Besides, respondent’s varying stories about the supposed amicable settlement of the case and his failed effort to contact his clients as well as the latter’s purported omission to follow up their cases with him all speak of a mind that lacks candor, honesty and moral uprightness.

In Spouses Aranda v. Atty. Elayda,[12] the Court emphasized that a counsel owes fealty not only to his clients, but also to the Court, to wit:

It is undisputed that Atty. Elayda did not act upon the RTC order submitting the spouses Aranda’s case for decision. Thus, a judgment was rendered against the spouses Aranda for a sum of money. Notice of said judgment was received by Atty. Elayda who again did not file any notice of appeal or motion for reconsideration and thus, the judgment became final and executory. Atty. Elayda did not also inform the spouses Aranda of the outcome of the case. The spouses Aranda came to know of the adverse RTC judgment, which by then had already become final and executory, only when a writ of execution was issued and subsequently implemented by the sheriff.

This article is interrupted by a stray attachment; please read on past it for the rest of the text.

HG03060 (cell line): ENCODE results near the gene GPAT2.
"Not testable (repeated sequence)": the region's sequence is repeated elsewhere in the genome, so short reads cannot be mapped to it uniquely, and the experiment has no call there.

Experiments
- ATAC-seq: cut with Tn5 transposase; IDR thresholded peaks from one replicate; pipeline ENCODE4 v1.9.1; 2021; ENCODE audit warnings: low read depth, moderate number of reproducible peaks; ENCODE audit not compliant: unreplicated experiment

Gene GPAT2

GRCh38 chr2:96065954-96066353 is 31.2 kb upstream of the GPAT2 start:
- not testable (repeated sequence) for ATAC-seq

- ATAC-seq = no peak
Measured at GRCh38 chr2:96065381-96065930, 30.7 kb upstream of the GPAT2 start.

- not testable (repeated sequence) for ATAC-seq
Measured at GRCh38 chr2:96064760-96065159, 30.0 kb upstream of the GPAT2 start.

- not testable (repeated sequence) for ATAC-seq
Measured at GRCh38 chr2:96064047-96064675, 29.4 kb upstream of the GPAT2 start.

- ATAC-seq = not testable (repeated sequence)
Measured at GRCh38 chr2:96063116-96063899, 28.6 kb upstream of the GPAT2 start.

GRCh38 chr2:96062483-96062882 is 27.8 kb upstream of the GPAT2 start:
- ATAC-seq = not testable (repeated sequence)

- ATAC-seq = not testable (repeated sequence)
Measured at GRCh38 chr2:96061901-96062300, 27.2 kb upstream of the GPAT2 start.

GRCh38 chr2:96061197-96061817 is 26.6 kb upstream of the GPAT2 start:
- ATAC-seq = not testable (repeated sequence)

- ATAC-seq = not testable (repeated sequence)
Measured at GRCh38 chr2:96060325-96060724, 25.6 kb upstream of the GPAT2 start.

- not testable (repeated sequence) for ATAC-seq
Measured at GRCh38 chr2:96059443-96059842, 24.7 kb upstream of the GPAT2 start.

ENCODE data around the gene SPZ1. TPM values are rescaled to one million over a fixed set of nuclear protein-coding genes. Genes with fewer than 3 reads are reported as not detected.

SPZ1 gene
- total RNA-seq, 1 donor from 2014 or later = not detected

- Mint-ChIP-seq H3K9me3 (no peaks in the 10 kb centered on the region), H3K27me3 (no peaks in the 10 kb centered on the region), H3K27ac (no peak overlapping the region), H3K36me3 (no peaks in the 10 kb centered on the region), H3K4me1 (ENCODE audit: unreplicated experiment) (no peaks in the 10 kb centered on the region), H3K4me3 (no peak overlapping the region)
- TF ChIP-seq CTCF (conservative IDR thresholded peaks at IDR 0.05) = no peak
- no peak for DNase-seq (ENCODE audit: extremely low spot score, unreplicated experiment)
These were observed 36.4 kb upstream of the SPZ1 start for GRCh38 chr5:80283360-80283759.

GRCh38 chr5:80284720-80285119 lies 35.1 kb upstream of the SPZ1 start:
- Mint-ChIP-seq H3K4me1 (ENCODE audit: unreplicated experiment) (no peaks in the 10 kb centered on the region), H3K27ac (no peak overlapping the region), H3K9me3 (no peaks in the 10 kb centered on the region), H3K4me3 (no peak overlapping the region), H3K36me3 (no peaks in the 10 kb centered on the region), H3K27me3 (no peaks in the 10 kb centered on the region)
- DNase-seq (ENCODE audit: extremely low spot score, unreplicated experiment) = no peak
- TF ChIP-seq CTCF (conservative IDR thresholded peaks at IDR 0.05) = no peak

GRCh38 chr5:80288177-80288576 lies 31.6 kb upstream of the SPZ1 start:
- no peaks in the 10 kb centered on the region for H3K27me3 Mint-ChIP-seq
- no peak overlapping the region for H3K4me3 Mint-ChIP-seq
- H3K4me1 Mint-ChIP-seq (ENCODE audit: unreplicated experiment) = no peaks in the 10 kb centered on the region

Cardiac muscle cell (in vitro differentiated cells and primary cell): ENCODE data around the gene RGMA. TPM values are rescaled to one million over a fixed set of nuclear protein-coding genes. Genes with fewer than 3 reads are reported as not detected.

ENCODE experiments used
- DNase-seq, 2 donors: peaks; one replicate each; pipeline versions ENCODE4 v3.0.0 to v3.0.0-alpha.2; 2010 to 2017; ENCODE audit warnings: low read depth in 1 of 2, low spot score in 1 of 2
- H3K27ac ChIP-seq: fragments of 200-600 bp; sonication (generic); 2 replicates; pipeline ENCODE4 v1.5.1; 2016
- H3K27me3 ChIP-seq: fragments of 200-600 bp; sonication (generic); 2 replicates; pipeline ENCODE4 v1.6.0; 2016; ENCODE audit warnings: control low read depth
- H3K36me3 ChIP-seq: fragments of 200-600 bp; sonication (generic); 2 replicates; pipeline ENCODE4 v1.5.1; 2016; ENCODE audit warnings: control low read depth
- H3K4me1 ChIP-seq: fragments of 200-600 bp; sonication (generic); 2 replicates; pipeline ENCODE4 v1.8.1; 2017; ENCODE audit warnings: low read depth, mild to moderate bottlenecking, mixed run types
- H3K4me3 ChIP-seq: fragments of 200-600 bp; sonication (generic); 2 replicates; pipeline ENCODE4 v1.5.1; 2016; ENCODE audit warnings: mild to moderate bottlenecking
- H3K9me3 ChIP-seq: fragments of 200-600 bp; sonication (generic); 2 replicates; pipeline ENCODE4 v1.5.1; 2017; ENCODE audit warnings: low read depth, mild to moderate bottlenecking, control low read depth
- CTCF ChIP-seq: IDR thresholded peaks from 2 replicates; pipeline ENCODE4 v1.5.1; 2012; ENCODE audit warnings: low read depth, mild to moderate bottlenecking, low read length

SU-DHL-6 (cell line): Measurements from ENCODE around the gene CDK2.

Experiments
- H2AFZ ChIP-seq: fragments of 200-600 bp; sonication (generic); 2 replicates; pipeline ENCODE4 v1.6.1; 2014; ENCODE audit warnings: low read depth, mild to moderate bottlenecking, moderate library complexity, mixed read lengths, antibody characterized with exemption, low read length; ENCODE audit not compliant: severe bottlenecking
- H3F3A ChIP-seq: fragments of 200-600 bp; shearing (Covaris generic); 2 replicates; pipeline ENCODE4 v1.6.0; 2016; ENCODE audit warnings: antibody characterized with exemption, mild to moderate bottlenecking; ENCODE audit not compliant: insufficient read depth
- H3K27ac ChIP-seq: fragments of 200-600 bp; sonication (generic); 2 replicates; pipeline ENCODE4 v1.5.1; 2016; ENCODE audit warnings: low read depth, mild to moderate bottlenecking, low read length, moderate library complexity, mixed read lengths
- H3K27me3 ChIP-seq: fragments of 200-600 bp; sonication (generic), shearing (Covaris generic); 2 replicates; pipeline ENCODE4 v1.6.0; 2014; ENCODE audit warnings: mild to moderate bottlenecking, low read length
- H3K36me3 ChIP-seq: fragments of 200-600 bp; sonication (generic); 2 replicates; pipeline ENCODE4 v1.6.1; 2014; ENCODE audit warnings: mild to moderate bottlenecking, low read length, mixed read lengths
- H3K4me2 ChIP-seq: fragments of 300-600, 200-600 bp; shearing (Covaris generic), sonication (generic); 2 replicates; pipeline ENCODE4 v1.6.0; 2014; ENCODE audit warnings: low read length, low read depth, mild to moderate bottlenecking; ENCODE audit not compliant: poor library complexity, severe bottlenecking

Evidently, Atty. Elayda was remiss in his duties and responsibilities as a member of the legal profession. His conduct shows that he not only failed to exercise due diligence in handling his clients’ case but in fact abandoned his clients’ cause. He proved himself unworthy of the trust reposed on him by his helpless clients. Moreover, Atty. Elayda owes fealty, not only to his clients, but also to the Court of which he is an officer.

By unjustifiably failing to protect his client’s cause, respondent is guilty of violation of Canon 18 and Rule 18.02 of the CPR.

Penalty

Both the IBP Investigating Commissioner and the IBP Board of Governors recommended respondents’ suspension from the practice of law for three (3) months. The Court, however, holds that a stiffer penalty should be imposed.

In Figueras v. Atty. Jimenez,[13] the Court suspended respondent from the practice of law for one (1) month for his failure to file the appellant’s brief.

In Layos v. Atty. Villanueva,[14] the Court suspended the negligent lawyer who also failed to file an appellant’s brief for three (3) months.

In Mendoza vda. de Robosa v. Atty. Mendoza, et al.,[15] the Court suspended respondent from the practice of law for six (6) months for his failure to file the appeal brief which caused the appeal to be dismissed and his client’s properties levied and sold at public auction.